Russia says it backs Palestinian UN statehood bid

Russia says it backs Palestinian UN statehood bid

Moscow to support measure that calls for 2017 Israeli withdrawal from West Bank, East Jerusalem

Russian Deputy Foreign Minister Gennady Gatilov (photo credit: AP/Mikhail Metzel)
Russian Deputy Foreign Minister Gennady Gatilov (photo credit: AP/Mikhail Metzel)

A top Russian official said Thursday that Moscow will support a draft resolution on Palestinian statehood at the United Nations Security Council.

Deputy Foreign Minister Gennady Gatilov said Russia would vote in favor of the controversial bid, which calls for an Israeli withdrawal to the 1967 lines by the end of 2017, Russian news agency Interfax reported.

Moscow also expressed hope that all other members of the Security Council would support the measure and that it will not be vetoed.

“As far as we understand the Palestinians, the vote may take place shortly although they have yet to set the precise date. We have repeatedly said that we will vote for this resolution,” Gennady said, according to the report.

The resolution, which was presented to the United Nations Security Council by Jordan last week, calls for a “lasting and comprehensive peace solution” between Israel and the Palestinian Authority that “fulfills the vision of a Palestinian state,” while demanding a phased Israeli withdrawal from East Jerusalem and the West Bank that does “not exceed the end of 2017.”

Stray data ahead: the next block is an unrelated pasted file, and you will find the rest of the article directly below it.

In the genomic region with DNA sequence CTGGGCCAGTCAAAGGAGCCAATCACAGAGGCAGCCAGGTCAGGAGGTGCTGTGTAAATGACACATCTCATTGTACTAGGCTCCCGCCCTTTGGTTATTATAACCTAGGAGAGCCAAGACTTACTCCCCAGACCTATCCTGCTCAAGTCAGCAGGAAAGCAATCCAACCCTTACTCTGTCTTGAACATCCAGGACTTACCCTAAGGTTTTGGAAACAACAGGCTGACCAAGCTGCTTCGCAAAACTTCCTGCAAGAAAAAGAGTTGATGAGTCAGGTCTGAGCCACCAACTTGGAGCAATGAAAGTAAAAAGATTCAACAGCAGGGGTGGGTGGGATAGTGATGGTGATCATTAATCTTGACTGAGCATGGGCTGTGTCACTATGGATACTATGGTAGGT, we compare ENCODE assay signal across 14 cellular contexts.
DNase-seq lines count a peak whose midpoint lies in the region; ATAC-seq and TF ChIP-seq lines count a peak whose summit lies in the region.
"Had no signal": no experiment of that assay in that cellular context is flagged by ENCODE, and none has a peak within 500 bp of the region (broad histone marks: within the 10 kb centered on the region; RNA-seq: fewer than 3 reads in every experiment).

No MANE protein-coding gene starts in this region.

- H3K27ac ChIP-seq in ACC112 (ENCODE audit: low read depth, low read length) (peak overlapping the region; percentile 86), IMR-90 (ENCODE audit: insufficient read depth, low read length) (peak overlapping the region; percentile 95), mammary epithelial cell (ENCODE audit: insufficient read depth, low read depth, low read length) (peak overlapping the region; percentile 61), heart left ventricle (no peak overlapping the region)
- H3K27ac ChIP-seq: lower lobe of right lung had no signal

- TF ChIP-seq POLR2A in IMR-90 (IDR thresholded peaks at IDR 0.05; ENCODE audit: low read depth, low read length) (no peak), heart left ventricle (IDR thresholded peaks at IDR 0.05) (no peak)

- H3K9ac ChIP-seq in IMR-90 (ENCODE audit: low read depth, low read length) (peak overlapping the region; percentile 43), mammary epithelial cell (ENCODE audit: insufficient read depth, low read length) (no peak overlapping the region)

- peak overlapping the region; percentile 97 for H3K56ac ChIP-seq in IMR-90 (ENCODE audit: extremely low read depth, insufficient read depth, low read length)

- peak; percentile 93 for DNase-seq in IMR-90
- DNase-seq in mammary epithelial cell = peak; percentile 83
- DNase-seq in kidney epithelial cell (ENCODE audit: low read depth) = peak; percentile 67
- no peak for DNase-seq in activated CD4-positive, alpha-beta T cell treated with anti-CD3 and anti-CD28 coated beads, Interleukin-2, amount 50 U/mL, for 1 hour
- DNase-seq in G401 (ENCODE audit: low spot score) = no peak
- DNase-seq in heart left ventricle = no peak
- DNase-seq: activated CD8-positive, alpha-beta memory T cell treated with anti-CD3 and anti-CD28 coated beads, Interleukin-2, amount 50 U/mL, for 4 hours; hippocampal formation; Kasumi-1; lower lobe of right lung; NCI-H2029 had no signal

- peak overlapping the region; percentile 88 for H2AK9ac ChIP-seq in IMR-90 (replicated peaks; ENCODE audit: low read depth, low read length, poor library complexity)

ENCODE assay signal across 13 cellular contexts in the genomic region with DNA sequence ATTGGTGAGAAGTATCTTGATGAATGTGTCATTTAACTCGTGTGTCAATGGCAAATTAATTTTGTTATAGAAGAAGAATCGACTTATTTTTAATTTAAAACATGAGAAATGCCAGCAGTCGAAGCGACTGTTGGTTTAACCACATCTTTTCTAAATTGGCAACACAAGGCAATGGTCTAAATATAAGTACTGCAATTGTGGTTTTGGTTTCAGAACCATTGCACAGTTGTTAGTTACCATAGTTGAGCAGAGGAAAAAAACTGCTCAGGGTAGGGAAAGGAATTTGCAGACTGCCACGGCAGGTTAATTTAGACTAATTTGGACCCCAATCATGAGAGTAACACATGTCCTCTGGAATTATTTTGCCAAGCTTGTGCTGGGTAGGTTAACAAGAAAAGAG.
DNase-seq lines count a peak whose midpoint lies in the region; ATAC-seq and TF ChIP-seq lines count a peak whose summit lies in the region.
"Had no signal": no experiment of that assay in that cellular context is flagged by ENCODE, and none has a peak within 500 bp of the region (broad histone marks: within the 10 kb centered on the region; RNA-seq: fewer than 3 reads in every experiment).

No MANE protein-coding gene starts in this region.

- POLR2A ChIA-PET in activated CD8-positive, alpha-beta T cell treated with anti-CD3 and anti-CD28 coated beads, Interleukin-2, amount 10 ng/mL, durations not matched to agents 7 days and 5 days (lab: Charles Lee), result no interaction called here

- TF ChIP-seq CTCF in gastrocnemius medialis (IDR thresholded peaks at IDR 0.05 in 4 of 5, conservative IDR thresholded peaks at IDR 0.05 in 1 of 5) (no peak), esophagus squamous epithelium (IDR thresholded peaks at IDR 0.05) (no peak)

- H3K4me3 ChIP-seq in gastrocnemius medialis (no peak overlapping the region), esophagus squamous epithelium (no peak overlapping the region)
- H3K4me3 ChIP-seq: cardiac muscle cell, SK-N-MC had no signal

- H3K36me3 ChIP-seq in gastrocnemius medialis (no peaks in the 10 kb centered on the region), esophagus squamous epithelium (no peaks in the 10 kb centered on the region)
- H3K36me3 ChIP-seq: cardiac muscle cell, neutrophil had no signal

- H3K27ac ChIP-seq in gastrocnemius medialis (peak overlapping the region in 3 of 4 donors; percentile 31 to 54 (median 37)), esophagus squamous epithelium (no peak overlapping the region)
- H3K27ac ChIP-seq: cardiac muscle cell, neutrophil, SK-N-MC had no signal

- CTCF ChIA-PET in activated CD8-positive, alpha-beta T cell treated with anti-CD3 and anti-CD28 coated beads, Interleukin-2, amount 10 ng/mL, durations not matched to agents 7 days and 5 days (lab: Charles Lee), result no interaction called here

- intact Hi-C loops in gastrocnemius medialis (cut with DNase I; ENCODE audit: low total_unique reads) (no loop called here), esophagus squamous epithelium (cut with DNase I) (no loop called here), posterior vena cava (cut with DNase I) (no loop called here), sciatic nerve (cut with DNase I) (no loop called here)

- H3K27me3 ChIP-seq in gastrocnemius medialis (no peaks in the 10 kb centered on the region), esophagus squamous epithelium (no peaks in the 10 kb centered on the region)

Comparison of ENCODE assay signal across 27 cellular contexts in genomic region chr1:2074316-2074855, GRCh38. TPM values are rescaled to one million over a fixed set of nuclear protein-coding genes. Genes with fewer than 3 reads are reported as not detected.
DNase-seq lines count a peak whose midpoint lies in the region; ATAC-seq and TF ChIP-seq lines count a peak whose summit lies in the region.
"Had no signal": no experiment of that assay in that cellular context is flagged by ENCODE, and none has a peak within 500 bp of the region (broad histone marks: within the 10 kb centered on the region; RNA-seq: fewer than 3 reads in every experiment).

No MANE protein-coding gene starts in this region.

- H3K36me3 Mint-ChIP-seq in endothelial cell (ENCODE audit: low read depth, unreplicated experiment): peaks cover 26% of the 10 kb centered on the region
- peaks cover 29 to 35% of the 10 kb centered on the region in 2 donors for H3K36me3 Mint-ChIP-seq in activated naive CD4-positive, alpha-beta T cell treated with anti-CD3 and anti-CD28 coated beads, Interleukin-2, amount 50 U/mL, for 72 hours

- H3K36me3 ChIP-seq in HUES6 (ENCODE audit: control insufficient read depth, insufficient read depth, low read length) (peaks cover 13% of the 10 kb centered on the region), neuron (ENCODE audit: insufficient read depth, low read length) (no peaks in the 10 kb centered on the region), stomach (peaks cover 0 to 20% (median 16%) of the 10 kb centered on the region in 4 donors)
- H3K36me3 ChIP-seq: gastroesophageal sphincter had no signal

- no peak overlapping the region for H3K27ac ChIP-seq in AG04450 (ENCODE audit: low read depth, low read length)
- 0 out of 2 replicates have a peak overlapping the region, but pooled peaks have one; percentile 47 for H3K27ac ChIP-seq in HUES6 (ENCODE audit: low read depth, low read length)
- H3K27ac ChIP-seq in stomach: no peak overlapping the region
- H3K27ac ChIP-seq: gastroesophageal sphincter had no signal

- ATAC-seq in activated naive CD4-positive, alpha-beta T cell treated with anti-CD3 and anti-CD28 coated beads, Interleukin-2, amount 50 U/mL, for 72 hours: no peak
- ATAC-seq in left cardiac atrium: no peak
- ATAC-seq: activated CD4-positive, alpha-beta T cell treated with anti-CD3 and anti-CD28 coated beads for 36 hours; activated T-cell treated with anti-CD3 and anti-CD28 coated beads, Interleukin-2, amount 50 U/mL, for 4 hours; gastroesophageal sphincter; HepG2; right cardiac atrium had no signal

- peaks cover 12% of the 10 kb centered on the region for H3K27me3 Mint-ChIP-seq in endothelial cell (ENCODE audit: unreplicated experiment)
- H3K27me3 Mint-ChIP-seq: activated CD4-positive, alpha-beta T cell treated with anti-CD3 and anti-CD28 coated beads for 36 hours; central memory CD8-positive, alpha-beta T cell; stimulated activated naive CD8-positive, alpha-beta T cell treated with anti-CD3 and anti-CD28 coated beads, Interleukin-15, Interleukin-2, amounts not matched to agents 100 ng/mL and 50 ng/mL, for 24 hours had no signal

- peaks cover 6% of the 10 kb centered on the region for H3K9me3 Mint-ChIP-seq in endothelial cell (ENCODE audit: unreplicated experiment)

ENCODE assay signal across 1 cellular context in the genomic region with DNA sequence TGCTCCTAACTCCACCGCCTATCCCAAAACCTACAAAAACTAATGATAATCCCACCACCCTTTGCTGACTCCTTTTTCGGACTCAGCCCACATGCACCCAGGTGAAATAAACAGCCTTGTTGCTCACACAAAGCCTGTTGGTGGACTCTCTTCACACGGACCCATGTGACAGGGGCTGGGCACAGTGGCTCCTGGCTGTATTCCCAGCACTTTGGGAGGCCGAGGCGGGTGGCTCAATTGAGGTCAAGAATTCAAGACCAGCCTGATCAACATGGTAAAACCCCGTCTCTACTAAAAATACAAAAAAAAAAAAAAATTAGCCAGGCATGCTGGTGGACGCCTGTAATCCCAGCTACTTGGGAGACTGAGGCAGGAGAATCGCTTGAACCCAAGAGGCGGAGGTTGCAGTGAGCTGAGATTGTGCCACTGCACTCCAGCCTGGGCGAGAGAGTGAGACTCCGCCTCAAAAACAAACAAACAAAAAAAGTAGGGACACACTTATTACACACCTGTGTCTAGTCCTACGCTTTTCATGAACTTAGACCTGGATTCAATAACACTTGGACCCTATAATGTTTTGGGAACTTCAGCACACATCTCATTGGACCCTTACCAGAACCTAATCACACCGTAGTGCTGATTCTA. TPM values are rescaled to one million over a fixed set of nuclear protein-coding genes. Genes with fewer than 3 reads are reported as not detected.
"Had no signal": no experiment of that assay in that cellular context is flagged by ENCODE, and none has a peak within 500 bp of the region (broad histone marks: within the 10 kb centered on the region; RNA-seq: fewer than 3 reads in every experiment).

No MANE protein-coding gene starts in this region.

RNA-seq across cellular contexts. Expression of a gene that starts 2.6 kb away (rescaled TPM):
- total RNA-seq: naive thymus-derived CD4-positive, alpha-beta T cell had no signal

Gennady said a vote could be called on the resolution within 24 hours, though officials have indicated the vote likely won’t take place until January 2015 at the earliest.

Although Russia enjoys cordial relations with Jerusalem, Moscow has long championed Palestinian statehood and has been on friendly terms with the Palestinian Authority in Ramallah.

The bid is widely expected to be vetoed by the US.

US Secretary of State John Kerry has stated that Washington does not support the resolution in its current format, but has maintained Washington’s support for a two-state solution and hinted that the US could support alternative wording.

Palestinian officials say they have come under US pressure to delay the vote at least until after Israel holds elections on March 17. However, Palestinian Foreign Minister Riyad al-Maliki said earlier this week that he had rejected Washington’s request to push off the vote.

Russian Deputy Foreign Minister Mikhail Bogdanov, a colleague of Gatilov’s, had previously announced his country’s support for a UN resolution backing a Palestinian state during a Cairo conference for international donors supporting reconstruction of the Gaza Strip after this summer’s conflict between Israel and Hamas.

“So we say [to Palestinians], if you find one option or another suitable, then we will support you as friends…. We think that the Palestinian case is fair, meaning that people have a right to self-determination, up to establishing their state,” Bogdanov told journalists in October.

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